Throughout these Mac 101 lessons I’ve made references to your user folder, your account, and Administrators. And it’s possible that you’ve taken it on faith that I’ll explain what these things are and how they fit into all that is the Mac OS. Now is that time.
Mountain Lion, as was every other version of OS X before it, is a multiuser operating system. Think of it this way: You have a house and within it there are rooms for you, your mate, your daughter, and your son. Each room is arranged and decorated by the person who inhabits it. All your stuff is in your room and when you close the door, the other people living in that house have no idea what you’re doing with your stuff.
Now replace “house” with “Mac OS” and “room” with “user” and you’ve got the idea. You can have multiple user accounts on a single Mac, and each user has access to the applications on that Mac as well as their stuff – documents, movies, music, and so on.
About user accounts
But like a family living in a house, in this multiuser operating system some users have more power (or privileges) than others. Mum gets to tell Sis when to go to bed. Sis tells little Biffy that he’s a gross little pig. And Dad gets to sit on the couch and spend his leisure time watching men bashing into one another and courting concussions. Let’s walk through the different kinds of users that can inhabit your Mac along with the powers they possess.
Start by launching System Preferences and selecting Users & Groups from the System area. On the left side of the resulting window, you’ll see a User pane that lists any users currently configured on the Mac. By default you’ll see two – your user account, which will appear under the Current User heading, and Guest User, which appears below Other Users. By default, the word Admin will appear under your username. Let’s talk about that.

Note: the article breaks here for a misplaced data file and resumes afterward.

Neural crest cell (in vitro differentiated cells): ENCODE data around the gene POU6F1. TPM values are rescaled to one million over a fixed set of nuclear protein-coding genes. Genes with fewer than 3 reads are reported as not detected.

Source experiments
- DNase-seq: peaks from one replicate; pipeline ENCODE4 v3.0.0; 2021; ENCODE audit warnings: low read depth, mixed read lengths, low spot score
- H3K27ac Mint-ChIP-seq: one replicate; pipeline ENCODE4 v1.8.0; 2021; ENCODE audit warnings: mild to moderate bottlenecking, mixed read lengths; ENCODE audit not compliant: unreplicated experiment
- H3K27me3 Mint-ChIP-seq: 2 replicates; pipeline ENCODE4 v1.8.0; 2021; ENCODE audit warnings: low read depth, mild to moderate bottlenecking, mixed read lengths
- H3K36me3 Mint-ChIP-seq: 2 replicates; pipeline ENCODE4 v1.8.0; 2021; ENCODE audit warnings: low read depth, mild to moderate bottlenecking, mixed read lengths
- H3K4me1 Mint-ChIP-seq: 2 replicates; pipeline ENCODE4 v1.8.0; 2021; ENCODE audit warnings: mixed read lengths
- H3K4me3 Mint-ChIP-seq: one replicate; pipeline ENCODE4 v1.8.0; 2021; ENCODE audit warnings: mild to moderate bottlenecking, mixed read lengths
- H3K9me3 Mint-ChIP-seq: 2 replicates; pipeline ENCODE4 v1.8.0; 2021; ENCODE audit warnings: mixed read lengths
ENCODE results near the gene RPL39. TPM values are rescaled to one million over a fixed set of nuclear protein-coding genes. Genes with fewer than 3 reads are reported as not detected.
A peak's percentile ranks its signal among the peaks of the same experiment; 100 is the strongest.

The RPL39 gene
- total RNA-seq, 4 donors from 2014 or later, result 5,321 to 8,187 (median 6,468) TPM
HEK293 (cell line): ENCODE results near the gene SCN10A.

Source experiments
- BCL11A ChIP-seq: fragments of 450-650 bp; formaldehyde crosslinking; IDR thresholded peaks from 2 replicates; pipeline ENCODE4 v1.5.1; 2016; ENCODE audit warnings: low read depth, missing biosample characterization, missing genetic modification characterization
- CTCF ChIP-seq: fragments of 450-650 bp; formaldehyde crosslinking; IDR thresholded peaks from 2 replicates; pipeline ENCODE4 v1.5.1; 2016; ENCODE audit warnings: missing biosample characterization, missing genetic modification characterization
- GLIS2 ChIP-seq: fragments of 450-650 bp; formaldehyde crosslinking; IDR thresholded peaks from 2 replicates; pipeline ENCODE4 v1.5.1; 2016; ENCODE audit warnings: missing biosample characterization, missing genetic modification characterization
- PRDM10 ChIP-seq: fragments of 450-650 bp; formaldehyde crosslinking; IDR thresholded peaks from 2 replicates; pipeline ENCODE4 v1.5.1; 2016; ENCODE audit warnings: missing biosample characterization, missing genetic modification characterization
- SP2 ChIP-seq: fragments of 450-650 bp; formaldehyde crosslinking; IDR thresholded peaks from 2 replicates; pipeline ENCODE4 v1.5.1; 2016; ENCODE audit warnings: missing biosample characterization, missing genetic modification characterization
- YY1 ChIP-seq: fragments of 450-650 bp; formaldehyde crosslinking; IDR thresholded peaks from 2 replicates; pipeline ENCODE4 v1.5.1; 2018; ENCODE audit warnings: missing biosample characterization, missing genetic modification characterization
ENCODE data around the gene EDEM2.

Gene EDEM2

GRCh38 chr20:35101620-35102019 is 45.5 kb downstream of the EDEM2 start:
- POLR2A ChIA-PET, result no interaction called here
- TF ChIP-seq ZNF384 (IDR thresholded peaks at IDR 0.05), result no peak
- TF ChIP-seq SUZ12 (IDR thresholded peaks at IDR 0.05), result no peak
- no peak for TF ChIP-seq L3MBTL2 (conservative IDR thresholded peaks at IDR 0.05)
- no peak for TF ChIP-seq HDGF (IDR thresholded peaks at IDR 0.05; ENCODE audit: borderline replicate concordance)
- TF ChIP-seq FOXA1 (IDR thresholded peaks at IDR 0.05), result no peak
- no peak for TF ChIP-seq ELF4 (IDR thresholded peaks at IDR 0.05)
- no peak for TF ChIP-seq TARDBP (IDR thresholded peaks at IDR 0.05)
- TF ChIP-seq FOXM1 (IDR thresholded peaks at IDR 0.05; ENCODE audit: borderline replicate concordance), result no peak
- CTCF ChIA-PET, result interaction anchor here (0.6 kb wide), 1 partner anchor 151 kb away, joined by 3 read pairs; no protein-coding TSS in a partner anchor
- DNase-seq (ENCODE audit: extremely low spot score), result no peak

There are five different types of user accounts available to you – Administrator, Standard, Managed with Parental Controls, Sharing Only, and Group. They break out this way:
Administrator: An Administrator user has the most control of all the default user accounts. This user can create other user accounts (as well as modify and delete them), install new software that everyone on the computer can use, and unlock locked items (such as certain system preferences) so that they can be edited (or in the case of locked files, deleted). By default, when you first create an account on a new Mac, you create an Administrator account.
Standard: Standard users can install software only for their own account and modify user settings that apply only to their account (the desktop pattern, for example). These users can’t add or modify other user accounts.
Managed with Parental Controls: This is an account created by an Administrator that’s limited for the protection of the intended user (largely created for a young child who you don’t want visiting unsavory websites or communicating with strangers). I’ll devote a future column to Parental Controls.
Sharing Only: This account is intended solely for those who want to log into your Mac from another computer. Once they do, they have access only to your shared folders and shared screen. (See Exploring the Mac’s Sharing Features.) You can’t log into a Sharing Only account from the Mac that bears it.
Group: This is another kinda/sorta account that’s a bit like a Sharing Only account. The difference is that the people you allow to access shared items on your Mac must have user accounts on that Mac. I’ll explain this in greater detail shortly.